App Isolation, Usacurity
Usability + Security = Usacurity
I’ve been thinking a lot about app isolation/sandboxing lately. I really haven’t seen any operating system get it right. Maybe OLPC’s Sugar comes closest. And since this is starting to get serious business for several projects near and dear to me (GNOME, Ubuntu, Firefox OS) I want to share my thoughts on this.
What concerns me is user interfaces like Google’s Play for Android. When you install an app you get presented with a list of permissions this app requires. But as anyone in computing knows – if you put a bullet point list with an OK button at the bottom between the user and the user’s desire – then that OK button is going to be clicked very fast.
Hawt New Wallpapers App
This app can:
- Access and control your webcam
- Read your address book
- Access your online accounts
- Modify your system settings
- Record audio
- Draw in the windows of other applications
- Prevent the device from entering standby
- Change your wallpaper
So there is a small “aware” subculture that actually read these permissions. But an extremely small subset of that culture have the faintest idea what the permissions even mean!
At the heart of the problem is the fact that it’s actually an expert task to assess which app permissions are “OK”. Are the permissions for Hawt New Wallpapers App “OK”? (hint: no).
The operating system should take you by the hand here, to help you make this decision.
The Idea: A Guided Choice
So what can the friendly OS developer do about this? A great deal I think. The OS have quite a bit of structured metadata about the app available to help here.
For instance, most application stores these days have some form of categorization of the content. An app can be a Game, and several different specific sub categories of Game; Puzzler, Platformer, etc. Most open source platforms use the XDG categories which is quite rich in this regard.
Now, simply cross ref the app category against a white listed set of permissions. A game that can play back audio and access the internet is probably not worth nagging the user about. However a game that can access your webcam or your address book, or spawn daemons that run after the app has been shut down, should be considered out of the ordinary.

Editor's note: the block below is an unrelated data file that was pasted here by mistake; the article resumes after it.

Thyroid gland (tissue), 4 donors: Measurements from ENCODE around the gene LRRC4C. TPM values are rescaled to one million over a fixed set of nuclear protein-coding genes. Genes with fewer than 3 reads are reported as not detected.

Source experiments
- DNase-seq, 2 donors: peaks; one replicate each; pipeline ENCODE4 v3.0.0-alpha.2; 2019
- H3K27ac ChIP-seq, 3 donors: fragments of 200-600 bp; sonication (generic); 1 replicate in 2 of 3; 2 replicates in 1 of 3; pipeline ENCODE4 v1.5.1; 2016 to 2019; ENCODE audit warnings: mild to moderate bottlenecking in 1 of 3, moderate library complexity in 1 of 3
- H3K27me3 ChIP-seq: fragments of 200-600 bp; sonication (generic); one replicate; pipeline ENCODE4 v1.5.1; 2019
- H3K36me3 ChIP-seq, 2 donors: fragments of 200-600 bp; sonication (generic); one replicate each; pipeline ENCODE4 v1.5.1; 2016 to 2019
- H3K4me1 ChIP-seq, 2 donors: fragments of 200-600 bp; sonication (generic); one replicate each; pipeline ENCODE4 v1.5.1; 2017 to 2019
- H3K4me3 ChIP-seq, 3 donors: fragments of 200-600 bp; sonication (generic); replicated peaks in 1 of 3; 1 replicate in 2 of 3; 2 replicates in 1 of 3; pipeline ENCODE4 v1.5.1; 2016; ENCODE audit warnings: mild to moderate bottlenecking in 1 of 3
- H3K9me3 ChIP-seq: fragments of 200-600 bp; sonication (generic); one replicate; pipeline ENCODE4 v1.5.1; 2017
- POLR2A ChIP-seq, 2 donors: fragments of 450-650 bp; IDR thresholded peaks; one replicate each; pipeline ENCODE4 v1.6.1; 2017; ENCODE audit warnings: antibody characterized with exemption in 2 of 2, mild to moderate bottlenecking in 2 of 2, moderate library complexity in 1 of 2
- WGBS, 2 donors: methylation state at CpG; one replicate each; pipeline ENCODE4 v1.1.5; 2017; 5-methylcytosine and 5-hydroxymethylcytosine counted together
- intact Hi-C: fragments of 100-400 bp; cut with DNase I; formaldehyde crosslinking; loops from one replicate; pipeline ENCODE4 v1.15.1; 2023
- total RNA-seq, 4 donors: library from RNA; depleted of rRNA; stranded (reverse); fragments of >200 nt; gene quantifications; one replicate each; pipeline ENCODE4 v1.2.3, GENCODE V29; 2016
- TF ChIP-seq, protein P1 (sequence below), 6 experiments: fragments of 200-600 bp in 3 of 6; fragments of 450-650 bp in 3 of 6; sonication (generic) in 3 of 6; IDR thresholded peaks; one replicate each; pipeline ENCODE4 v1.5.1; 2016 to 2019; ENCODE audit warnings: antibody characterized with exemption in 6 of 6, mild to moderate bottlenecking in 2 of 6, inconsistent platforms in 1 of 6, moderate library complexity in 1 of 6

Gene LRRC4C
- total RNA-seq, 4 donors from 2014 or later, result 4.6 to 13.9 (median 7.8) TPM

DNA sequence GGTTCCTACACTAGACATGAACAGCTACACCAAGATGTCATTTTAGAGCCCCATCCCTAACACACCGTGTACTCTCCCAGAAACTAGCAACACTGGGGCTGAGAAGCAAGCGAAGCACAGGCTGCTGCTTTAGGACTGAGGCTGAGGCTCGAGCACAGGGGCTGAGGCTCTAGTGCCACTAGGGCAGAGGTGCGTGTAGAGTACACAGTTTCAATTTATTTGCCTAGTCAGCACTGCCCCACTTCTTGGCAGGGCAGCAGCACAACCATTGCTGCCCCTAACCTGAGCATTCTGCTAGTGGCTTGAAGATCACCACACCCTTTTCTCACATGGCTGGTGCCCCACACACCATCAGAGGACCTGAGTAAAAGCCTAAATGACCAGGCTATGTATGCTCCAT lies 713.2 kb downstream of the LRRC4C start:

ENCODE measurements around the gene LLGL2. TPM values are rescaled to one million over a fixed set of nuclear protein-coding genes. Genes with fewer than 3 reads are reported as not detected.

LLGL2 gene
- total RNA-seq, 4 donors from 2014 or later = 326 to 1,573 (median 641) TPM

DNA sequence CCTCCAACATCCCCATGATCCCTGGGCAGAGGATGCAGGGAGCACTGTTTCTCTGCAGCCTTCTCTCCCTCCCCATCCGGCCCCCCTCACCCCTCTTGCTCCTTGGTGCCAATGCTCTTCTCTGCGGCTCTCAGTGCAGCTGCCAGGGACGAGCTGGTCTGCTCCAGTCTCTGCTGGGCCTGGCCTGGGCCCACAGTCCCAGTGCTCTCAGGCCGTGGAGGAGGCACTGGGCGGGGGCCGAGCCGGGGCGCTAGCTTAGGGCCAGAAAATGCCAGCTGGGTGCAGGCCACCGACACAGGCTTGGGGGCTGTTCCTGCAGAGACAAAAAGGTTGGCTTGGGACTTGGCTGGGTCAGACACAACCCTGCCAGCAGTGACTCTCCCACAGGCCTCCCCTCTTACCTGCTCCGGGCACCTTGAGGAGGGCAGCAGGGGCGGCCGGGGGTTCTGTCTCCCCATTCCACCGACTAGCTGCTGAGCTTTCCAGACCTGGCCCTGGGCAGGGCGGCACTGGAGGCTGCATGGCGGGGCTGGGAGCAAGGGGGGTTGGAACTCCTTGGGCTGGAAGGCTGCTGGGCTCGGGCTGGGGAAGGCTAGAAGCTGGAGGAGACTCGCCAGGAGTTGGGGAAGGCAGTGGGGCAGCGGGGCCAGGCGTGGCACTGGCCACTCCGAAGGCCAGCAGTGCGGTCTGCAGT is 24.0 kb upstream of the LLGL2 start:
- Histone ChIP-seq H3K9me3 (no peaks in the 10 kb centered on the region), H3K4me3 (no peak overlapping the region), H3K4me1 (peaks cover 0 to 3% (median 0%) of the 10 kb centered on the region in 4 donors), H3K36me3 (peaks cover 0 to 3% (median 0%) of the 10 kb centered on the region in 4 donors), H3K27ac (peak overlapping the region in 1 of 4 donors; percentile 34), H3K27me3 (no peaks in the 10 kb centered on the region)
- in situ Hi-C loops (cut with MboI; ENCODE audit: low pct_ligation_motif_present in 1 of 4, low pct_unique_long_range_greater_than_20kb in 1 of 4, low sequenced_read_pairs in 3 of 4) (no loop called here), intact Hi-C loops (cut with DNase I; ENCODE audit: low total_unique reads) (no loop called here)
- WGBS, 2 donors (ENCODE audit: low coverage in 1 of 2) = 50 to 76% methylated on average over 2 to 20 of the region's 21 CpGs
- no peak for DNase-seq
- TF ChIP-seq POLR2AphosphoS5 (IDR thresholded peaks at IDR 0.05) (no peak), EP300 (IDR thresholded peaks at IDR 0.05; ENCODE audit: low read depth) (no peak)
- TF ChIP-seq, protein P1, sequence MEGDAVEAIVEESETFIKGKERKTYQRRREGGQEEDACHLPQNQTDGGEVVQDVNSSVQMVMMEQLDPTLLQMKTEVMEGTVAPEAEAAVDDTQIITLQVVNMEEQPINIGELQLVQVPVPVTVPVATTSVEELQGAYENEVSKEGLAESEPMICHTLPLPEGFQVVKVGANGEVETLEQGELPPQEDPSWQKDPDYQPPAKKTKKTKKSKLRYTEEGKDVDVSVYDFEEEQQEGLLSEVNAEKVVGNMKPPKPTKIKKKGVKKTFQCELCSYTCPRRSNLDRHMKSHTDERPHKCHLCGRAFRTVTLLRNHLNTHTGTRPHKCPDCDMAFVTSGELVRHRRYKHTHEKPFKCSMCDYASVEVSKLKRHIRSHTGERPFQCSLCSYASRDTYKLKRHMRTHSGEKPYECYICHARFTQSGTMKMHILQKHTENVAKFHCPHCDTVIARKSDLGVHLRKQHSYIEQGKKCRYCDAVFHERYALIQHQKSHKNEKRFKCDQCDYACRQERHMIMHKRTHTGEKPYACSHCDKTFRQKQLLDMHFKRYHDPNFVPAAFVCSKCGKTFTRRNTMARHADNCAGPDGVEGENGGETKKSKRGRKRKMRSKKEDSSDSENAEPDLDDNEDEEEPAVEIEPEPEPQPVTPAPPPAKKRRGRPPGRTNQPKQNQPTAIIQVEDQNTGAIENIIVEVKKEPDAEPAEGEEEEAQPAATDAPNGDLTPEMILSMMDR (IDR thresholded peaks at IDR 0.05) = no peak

Based on this categorization/permission cross ref the OS can compute a threat score, which could be shown to the user via green, yellow, and red badges on the app or something. And a threat score above X should probably simply be entirely disallowed in the store.
The threat score can be augmented in many ways – fx. certain combinations of permissions can also be considered dangerous. Like both being able to access your webcam and having full access to the internet.
The UI need not show anything else than this threat level badge by default, with the option to expand and explanation of why the threat-o-meter wound up the way you see.
Hawt New Wallpapers App
<blink>☠ This app has outrageous permissions. Only install if you blindly trust the developer</blink>
There’s a Back Door!
Basing the threat score on the app categorization of course opens the door up to simply changing your app’s category from Game to SystemTool.
But this will cost the app developer about 99% of the install base, if the app store’s user experience is in any way centered around the categories. So yes; there is a theoretical back door. But with consideration in the store’s UI I believe you can protect 99% of the user base adequately.